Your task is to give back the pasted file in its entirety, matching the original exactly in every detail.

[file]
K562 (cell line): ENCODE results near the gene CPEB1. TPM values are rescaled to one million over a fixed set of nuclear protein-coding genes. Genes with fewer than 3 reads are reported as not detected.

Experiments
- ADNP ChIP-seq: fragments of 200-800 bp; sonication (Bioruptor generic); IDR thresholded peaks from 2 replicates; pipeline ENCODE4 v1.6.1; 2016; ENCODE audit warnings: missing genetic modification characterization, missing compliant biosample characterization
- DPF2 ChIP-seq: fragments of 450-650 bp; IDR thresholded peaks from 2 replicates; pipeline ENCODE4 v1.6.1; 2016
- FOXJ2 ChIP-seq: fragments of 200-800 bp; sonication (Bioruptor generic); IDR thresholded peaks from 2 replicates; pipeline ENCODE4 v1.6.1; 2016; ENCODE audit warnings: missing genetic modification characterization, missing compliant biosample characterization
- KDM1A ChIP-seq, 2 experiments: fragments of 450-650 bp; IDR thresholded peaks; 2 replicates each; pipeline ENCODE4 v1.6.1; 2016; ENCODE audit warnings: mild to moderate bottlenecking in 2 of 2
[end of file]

K562 (cell line): ENCODE results near the gene CPEB1. TPM values are rescaled to one million over a fixed set of nuclear protein-coding genes. Genes with fewer than 3 reads are reported as not detected.

Experiments
- ADNP ChIP-seq: fragments of 200-800 bp; sonication (Bioruptor generic); IDR thresholded peaks from 2 replicates; pipeline ENCODE4 v1.6.1; 2016; ENCODE audit warnings: missing genetic modification characterization, missing compliant biosample characterization
- DPF2 ChIP-seq: fragments of 450-650 bp; IDR thresholded peaks from 2 replicates; pipeline ENCODE4 v1.6.1; 2016
- FOXJ2 ChIP-seq: fragments of 200-800 bp; sonication (Bioruptor generic); IDR thresholded peaks from 2 replicates; pipeline ENCODE4 v1.6.1; 2016; ENCODE audit warnings: missing genetic modification characterization, missing compliant biosample characterization
- KDM1A ChIP-seq, 2 experiments: fragments of 450-650 bp; IDR thresholded peaks; 2 replicates each; pipeline ENCODE4 v1.6.1; 2016; ENCODE audit warnings: mild to moderate bottlenecking in 2 of 2